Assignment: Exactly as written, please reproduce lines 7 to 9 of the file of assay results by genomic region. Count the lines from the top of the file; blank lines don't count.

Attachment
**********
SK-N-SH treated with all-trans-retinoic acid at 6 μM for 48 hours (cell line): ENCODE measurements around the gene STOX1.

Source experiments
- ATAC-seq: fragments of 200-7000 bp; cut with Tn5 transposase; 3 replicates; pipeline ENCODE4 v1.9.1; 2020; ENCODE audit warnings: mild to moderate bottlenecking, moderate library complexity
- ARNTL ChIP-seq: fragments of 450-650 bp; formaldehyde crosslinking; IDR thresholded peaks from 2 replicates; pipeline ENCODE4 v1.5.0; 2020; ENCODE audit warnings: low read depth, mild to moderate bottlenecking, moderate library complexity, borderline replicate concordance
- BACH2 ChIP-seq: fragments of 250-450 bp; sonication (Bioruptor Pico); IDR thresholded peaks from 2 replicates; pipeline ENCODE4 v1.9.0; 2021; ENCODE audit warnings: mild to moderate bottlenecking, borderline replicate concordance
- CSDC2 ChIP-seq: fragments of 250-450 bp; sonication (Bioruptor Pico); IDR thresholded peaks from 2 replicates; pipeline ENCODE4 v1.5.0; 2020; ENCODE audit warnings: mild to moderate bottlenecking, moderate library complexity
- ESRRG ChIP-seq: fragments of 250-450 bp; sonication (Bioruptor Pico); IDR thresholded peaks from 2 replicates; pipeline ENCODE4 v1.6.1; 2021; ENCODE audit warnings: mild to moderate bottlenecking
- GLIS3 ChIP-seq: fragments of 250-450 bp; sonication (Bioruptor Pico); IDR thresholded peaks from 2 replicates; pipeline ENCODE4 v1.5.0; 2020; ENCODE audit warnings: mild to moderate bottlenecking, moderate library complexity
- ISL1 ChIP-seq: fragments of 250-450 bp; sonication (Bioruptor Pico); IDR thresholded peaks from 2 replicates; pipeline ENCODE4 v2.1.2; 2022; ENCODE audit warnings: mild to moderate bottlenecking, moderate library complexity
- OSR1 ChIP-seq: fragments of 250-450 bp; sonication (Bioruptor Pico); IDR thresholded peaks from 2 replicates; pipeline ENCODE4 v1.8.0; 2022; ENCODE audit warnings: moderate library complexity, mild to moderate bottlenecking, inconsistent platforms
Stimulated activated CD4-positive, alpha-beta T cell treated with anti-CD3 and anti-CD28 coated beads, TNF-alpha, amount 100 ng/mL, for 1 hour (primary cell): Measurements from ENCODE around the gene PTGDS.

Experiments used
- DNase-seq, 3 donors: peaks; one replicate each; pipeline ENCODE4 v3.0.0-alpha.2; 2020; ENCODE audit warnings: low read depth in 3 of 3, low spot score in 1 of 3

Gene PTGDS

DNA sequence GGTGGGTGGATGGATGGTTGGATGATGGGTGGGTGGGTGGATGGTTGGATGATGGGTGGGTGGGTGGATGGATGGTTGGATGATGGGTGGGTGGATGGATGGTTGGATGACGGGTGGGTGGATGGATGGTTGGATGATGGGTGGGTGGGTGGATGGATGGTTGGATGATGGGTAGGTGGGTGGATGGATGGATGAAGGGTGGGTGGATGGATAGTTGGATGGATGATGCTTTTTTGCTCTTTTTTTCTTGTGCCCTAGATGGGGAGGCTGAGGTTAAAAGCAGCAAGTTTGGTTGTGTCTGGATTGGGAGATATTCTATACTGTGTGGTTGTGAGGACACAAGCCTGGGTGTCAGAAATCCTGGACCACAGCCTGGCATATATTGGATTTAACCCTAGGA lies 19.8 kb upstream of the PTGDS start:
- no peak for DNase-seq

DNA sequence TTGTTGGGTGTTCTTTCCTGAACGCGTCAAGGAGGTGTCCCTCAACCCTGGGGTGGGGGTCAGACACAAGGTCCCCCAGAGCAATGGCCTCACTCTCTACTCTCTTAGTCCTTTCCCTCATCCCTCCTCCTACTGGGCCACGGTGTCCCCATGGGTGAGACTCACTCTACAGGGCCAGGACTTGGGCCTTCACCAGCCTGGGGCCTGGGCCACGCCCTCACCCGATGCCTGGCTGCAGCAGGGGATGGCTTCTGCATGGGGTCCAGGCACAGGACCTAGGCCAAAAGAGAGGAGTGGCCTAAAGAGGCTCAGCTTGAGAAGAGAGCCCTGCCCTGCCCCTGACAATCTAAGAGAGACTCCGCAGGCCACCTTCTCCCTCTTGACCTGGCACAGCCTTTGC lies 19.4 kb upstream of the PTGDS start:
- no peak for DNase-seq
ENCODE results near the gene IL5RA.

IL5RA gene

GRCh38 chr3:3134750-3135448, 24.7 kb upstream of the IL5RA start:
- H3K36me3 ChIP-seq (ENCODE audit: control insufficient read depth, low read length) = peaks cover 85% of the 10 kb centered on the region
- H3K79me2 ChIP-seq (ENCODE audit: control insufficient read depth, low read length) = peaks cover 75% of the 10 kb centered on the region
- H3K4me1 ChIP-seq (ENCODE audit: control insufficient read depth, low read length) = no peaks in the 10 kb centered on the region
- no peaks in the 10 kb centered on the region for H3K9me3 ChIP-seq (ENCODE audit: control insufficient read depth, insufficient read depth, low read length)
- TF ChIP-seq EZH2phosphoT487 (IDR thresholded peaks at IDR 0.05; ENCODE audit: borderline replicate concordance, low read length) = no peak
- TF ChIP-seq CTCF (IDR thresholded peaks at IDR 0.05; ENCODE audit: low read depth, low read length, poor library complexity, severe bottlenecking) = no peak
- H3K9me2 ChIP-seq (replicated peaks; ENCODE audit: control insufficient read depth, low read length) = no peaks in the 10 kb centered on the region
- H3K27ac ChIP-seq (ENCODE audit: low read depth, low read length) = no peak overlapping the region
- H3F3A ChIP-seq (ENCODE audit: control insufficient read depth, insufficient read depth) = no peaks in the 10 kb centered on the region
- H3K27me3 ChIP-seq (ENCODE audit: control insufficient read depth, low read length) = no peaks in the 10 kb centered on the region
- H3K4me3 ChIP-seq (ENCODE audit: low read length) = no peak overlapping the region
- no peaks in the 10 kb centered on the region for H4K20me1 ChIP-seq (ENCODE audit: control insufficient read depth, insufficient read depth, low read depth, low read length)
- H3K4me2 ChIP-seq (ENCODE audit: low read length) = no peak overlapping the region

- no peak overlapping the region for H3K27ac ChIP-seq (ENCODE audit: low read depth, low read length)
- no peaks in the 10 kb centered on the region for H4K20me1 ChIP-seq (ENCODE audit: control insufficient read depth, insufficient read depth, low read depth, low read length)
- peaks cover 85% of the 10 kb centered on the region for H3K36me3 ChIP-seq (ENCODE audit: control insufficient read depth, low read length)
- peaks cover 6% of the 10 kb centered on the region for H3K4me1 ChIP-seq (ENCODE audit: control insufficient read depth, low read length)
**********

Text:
- ESRRG ChIP-seq: fragments of 250-450 bp; sonication (Bioruptor Pico); IDR thresholded peaks from 2 replicates; pipeline ENCODE4 v1.6.1; 2021; ENCODE audit warnings: mild to moderate bottlenecking
- GLIS3 ChIP-seq: fragments of 250-450 bp; sonication (Bioruptor Pico); IDR thresholded peaks from 2 replicates; pipeline ENCODE4 v1.5.0; 2020; ENCODE audit warnings: mild to moderate bottlenecking, moderate library complexity
- ISL1 ChIP-seq: fragments of 250-450 bp; sonication (Bioruptor Pico); IDR thresholded peaks from 2 replicates; pipeline ENCODE4 v2.1.2; 2022; ENCODE audit warnings: mild to moderate bottlenecking, moderate library complexity